I am in a small group of close-knit people, and our boss is moving on to a different position in another country.We have all decided on a gift for him, but a debate has started as to whether or not to include the intern in the gift giving process.I have a family to support and am not in a position to lose this job or to walk away before I have something else lined up. I don’t feel great about it, but I can’t think of any viable alternatives.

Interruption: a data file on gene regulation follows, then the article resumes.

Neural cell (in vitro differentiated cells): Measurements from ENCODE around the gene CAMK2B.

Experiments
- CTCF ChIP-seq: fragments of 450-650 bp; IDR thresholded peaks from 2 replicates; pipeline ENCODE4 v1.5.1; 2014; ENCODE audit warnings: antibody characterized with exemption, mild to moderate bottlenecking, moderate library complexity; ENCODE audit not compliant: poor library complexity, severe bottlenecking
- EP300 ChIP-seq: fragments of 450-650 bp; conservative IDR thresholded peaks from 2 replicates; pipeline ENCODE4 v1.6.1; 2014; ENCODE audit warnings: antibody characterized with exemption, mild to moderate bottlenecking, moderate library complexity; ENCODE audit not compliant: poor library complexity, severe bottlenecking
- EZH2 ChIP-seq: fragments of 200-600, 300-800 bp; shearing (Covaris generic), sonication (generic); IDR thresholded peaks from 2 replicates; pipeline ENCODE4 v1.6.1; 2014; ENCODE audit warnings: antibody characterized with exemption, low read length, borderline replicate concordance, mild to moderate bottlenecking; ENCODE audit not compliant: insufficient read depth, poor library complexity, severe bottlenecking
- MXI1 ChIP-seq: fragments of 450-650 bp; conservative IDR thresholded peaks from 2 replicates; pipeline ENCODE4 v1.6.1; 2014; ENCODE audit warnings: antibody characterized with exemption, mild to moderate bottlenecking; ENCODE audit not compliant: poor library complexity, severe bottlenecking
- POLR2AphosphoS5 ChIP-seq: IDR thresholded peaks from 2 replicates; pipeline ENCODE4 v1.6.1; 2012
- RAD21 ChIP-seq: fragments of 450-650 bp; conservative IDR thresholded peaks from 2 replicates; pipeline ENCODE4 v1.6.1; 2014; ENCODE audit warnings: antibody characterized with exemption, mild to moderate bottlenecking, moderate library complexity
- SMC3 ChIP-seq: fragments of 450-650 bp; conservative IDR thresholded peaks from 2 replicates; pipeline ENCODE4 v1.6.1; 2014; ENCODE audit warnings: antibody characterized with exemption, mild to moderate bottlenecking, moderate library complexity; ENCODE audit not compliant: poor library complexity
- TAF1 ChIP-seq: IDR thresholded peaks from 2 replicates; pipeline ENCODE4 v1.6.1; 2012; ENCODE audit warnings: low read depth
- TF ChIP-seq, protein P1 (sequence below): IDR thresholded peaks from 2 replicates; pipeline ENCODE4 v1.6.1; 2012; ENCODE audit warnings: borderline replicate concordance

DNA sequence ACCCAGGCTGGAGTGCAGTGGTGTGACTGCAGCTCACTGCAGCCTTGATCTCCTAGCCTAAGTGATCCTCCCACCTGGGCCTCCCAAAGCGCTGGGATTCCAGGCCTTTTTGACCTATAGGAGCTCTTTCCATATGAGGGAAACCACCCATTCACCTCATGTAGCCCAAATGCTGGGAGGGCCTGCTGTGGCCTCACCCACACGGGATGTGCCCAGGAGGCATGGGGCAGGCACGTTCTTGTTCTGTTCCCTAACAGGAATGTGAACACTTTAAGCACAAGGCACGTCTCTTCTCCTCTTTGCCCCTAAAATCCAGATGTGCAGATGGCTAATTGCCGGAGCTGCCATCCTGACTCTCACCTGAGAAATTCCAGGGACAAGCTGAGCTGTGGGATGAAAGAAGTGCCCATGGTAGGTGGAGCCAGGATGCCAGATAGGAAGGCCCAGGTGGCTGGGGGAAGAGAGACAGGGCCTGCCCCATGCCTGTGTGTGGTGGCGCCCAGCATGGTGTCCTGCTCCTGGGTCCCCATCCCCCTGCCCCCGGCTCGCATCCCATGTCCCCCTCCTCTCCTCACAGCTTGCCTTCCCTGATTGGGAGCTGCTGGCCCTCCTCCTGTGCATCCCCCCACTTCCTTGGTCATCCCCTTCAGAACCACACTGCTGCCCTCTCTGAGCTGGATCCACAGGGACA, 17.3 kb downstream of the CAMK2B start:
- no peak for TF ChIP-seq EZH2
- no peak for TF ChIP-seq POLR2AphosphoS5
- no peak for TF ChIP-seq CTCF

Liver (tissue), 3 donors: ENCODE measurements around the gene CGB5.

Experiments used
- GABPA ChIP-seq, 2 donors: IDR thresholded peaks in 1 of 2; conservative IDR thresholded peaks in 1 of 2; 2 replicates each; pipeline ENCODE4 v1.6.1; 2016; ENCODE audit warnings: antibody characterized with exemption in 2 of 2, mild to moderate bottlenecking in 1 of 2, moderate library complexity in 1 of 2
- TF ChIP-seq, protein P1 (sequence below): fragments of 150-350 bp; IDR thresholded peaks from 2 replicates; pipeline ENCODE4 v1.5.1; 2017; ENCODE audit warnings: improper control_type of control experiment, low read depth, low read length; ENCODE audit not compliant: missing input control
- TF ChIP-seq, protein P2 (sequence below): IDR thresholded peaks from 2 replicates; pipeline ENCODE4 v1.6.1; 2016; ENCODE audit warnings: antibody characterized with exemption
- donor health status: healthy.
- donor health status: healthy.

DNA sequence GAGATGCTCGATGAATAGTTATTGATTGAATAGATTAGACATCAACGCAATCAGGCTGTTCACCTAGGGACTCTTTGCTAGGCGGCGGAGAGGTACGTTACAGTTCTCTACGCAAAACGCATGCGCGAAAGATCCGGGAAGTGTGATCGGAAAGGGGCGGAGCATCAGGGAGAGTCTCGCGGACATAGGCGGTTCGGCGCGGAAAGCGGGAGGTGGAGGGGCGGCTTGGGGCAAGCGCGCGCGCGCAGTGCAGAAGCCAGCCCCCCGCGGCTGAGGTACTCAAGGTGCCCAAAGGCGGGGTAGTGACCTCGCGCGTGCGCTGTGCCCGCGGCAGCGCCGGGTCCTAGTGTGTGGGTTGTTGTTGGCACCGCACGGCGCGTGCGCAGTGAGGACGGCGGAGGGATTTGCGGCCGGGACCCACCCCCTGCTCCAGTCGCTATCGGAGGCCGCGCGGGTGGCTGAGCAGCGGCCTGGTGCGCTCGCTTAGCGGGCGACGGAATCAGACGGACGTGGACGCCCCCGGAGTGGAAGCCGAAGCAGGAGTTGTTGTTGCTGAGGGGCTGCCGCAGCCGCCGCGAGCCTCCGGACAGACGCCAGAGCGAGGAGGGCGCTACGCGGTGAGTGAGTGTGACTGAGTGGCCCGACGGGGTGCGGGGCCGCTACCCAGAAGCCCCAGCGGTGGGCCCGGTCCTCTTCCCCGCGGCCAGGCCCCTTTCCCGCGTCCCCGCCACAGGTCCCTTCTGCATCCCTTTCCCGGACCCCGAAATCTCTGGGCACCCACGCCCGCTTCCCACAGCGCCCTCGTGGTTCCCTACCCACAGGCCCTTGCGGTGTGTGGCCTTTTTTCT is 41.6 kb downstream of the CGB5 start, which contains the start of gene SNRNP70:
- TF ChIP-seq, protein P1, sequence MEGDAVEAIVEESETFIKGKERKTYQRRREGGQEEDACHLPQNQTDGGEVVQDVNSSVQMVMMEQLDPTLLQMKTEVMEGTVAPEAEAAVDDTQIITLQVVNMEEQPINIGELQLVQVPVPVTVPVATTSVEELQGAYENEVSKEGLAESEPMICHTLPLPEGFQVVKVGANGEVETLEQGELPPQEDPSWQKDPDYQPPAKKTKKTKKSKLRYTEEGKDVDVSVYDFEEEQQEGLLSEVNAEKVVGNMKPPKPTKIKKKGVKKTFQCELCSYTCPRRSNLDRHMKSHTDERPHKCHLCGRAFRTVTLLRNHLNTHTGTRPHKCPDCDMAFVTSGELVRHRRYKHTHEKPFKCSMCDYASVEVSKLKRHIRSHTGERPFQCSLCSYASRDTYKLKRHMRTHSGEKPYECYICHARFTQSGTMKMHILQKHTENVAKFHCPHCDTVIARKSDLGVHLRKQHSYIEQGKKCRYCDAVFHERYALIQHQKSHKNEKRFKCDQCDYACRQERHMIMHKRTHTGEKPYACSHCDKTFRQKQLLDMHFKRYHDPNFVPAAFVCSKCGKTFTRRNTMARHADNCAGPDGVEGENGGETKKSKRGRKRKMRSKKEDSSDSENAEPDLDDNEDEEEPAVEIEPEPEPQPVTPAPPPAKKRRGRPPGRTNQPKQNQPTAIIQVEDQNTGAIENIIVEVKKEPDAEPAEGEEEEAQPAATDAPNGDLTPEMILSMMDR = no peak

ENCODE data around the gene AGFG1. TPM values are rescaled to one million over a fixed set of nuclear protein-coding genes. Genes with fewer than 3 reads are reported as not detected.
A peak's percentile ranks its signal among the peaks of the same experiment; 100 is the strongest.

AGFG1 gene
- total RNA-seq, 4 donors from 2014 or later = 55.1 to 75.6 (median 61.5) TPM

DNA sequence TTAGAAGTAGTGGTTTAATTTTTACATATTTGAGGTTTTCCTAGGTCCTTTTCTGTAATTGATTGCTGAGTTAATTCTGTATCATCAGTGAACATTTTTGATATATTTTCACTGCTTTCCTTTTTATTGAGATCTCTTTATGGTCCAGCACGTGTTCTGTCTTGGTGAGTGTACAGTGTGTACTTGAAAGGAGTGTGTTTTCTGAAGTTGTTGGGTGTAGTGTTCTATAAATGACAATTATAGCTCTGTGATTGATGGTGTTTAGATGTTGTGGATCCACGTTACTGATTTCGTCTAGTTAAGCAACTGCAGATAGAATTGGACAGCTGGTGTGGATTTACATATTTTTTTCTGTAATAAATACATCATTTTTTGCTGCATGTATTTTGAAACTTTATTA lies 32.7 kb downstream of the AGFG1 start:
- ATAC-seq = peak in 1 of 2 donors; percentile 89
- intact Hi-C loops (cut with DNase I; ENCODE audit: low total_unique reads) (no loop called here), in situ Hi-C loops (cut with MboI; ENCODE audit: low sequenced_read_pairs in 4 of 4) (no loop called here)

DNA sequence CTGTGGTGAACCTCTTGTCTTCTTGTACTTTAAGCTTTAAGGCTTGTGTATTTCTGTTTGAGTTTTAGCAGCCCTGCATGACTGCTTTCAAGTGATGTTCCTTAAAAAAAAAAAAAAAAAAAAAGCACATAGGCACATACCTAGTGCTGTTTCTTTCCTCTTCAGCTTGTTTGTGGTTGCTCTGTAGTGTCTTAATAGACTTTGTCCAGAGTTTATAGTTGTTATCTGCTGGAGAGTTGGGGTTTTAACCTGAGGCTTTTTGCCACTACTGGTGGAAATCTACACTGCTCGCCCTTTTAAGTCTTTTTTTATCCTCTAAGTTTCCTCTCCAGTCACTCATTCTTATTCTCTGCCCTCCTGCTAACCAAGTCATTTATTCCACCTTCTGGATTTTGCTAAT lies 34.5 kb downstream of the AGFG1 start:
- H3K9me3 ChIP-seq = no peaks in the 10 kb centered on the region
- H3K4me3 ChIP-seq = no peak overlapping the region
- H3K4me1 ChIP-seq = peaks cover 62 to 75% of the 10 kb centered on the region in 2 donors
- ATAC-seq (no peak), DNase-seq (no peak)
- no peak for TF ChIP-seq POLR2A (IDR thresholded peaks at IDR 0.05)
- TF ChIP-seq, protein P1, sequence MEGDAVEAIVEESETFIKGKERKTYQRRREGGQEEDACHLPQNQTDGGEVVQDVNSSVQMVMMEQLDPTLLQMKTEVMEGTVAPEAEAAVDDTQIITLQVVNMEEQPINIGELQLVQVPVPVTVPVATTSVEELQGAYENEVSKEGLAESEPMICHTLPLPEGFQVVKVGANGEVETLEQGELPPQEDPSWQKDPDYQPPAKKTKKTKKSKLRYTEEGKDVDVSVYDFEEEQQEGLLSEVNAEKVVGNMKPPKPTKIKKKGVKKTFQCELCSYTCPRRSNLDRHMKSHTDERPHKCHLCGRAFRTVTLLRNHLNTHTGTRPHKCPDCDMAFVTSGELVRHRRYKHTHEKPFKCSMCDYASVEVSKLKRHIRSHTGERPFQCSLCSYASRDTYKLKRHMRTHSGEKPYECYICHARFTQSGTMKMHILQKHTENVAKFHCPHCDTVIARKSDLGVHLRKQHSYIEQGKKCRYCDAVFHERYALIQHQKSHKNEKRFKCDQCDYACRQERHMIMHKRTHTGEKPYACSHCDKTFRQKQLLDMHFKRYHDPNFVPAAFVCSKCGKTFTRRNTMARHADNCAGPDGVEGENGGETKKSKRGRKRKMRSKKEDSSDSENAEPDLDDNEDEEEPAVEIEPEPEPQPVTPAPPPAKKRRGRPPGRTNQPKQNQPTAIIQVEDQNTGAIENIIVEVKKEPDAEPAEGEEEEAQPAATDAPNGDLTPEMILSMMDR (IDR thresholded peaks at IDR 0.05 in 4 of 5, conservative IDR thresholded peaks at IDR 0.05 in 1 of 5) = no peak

But if he doesn’t — or if you’re just not sure or have any doubts — it’s reasonable to act accordingly.I see a lot of conversation on your site about whether or not you should invite your boss to your wedding, but I find myself in the opposite situation.My employee invited me to her wedding, which is coming up in a few months. I manage her and one other employee, and she invited us both (plus guests).The principle here is to avoid making people feel pressured to spend money on a gift for a manager, especially when they make less money than you or the gift recipient.And it doesn’t matter how much you stress that he’s under no obligation to contribute; lots of people will feel obligated to contribute anyway.It’s like I explained when we started working together — as a consultant, I can attend occasional meetings, but the majority of the time, I work from my own workspace.” Be direct and don’t sound annoyed, just pleasantly matter-of-fact.If he continues to push after this, you should hold firm in response, and at some point may need to say, “It sounds like you’re looking for more of an on-site employee than a contractor.So — don’t ask him for money toward the gift, but do ask him if he’d like to sign the card (assuming there’s an accompanying gift) and don’t do anything to distinguish between the gift-givers and the card-signers.(In other words, present the gift as from all of you, rather than the gift being from one group and the card being from another.) You could say it to him this way: “Hey, we’re giving Fergus this amazing rice sculpture that we found on Etsy. I’m currently in a leadership position within a small, growing company where I report directly to the CEO/founder. In these discussions about my future role, which are occurring almost daily at this point, my boss asks me where my heart is in terms of committing to the company and seeing his vision through into the next phase of our growth and beyond.Knowing that I work remotely, does it make sense to continue to work together?” (Of course, if you say this, you’d need to be prepared for the answer to be no! Should we ask our intern to be part of a gift to our boss?